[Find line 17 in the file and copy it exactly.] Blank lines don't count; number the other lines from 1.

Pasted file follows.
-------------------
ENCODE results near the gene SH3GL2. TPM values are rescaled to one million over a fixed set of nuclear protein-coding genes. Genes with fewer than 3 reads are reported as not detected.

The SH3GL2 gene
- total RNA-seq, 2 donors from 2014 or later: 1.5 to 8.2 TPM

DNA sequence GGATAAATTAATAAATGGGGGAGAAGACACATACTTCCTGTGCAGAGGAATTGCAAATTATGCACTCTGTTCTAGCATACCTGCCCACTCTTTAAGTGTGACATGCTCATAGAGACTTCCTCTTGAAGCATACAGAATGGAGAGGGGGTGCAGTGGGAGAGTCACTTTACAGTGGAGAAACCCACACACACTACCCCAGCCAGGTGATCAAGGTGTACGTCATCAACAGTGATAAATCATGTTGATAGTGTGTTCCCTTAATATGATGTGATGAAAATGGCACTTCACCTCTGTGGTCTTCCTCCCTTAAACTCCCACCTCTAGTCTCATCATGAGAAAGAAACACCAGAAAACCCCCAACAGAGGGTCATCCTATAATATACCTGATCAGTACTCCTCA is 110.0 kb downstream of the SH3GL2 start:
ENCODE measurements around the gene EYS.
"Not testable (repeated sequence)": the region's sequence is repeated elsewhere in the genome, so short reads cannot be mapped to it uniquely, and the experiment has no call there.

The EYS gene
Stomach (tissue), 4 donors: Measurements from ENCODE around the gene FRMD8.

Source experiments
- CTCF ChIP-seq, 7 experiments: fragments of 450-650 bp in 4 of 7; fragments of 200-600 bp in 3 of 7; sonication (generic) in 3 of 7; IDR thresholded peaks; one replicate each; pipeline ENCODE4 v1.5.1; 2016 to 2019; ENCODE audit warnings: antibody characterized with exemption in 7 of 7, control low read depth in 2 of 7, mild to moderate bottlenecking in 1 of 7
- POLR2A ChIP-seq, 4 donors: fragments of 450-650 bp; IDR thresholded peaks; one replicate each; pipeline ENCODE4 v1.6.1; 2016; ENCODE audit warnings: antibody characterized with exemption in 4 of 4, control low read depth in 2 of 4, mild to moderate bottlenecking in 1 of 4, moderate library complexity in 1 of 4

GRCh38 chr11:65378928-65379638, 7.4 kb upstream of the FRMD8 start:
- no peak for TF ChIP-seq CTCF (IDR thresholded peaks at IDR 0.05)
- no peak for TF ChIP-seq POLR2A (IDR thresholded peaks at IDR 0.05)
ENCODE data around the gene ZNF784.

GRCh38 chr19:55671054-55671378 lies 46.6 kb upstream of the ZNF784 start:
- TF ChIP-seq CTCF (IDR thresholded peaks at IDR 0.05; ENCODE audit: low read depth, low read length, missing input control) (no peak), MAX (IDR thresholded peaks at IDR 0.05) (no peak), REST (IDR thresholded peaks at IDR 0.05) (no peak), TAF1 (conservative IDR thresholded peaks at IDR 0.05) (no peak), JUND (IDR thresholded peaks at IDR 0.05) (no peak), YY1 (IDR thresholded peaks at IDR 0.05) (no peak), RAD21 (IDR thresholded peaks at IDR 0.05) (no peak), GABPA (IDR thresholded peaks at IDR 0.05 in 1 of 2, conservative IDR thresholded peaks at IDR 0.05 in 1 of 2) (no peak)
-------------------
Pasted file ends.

- TF ChIP-seq CTCF (IDR thresholded peaks at IDR 0.05; ENCODE audit: low read depth, low read length, missing input control) (no peak), MAX (IDR thresholded peaks at IDR 0.05) (no peak), REST (IDR thresholded peaks at IDR 0.05) (no peak), TAF1 (conservative IDR thresholded peaks at IDR 0.05) (no peak), JUND (IDR thresholded peaks at IDR 0.05) (no peak), YY1 (IDR thresholded peaks at IDR 0.05) (no peak), RAD21 (IDR thresholded peaks at IDR 0.05) (no peak), GABPA (IDR thresholded peaks at IDR 0.05 in 1 of 2, conservative IDR thresholded peaks at IDR 0.05 in 1 of 2) (no peak)